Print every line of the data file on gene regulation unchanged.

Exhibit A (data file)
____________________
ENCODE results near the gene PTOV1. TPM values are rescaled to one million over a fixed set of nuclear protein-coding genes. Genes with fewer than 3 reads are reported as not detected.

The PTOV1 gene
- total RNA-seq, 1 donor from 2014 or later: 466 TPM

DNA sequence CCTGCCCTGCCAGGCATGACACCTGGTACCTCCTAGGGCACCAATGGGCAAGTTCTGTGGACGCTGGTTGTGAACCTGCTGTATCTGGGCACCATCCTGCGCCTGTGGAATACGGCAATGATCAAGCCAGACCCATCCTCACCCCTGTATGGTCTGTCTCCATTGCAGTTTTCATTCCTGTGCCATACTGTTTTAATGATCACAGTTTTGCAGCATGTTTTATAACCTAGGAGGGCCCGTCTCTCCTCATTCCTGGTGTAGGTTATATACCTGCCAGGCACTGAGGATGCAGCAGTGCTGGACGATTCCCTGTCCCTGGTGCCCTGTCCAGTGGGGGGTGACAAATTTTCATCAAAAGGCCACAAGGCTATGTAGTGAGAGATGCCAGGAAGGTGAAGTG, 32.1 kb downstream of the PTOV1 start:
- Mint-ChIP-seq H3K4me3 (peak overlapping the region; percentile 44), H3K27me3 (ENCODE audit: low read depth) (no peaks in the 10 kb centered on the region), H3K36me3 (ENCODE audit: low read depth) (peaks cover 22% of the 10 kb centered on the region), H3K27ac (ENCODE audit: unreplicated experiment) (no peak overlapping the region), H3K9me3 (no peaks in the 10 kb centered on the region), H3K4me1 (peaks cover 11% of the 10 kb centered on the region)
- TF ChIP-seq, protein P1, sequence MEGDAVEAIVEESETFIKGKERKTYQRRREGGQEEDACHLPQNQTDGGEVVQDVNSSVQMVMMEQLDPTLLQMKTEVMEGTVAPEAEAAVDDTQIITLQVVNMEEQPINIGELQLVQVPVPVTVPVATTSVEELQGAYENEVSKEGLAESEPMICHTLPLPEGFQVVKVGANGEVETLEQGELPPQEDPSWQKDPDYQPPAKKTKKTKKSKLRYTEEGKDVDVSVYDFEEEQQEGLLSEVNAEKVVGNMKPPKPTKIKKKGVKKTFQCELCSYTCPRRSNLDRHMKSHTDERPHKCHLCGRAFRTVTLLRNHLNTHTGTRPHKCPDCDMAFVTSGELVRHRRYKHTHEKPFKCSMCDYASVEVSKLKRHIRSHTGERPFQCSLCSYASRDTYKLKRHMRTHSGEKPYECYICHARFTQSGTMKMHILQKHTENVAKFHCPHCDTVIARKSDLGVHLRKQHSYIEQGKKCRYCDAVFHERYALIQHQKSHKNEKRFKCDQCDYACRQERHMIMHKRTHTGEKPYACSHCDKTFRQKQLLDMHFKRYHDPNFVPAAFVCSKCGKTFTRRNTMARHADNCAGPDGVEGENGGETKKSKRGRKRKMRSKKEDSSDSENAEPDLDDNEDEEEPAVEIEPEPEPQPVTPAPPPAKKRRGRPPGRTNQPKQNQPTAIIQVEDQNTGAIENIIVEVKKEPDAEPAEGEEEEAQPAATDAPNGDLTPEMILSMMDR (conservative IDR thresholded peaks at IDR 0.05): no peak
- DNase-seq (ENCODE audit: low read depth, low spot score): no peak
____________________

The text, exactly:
ENCODE results near the gene PTOV1. TPM values are rescaled to one million over a fixed set of nuclear protein-coding genes. Genes with fewer than 3 reads are reported as not detected.

The PTOV1 gene
- total RNA-seq, 1 donor from 2014 or later: 466 TPM

DNA sequence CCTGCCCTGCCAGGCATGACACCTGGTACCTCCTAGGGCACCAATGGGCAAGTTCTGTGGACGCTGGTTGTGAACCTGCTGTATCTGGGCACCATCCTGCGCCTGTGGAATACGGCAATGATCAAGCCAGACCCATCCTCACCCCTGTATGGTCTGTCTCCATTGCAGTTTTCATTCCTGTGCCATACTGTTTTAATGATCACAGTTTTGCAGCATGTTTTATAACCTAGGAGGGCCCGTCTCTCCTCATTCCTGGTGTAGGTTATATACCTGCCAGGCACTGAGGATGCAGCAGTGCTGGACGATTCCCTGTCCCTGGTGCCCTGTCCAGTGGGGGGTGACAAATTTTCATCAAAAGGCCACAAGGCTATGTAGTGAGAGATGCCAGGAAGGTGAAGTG, 32.1 kb downstream of the PTOV1 start:
- Mint-ChIP-seq H3K4me3 (peak overlapping the region; percentile 44), H3K27me3 (ENCODE audit: low read depth) (no peaks in the 10 kb centered on the region), H3K36me3 (ENCODE audit: low read depth) (peaks cover 22% of the 10 kb centered on the region), H3K27ac (ENCODE audit: unreplicated experiment) (no peak overlapping the region), H3K9me3 (no peaks in the 10 kb centered on the region), H3K4me1 (peaks cover 11% of the 10 kb centered on the region)
- TF ChIP-seq, protein P1, sequence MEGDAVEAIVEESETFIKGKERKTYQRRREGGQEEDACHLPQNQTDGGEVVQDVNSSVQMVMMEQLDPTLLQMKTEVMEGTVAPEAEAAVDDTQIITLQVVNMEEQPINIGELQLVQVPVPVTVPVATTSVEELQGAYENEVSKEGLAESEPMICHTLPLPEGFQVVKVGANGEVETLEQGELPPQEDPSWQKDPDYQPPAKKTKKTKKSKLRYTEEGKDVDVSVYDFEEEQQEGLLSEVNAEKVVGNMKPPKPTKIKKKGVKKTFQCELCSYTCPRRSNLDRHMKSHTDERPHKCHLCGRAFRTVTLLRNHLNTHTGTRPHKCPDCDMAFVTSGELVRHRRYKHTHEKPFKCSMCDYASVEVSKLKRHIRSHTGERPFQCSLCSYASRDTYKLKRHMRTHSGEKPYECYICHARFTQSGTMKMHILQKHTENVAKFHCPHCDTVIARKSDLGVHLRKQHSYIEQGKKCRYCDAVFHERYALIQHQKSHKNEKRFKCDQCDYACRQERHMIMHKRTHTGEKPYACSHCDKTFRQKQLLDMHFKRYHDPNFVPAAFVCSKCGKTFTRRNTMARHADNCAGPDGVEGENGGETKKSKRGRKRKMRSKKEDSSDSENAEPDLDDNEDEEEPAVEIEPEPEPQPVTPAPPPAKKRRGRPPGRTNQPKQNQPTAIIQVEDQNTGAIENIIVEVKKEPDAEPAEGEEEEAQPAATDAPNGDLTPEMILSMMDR (conservative IDR thresholded peaks at IDR 0.05): no peak
- DNase-seq (ENCODE audit: low read depth, low spot score): no peak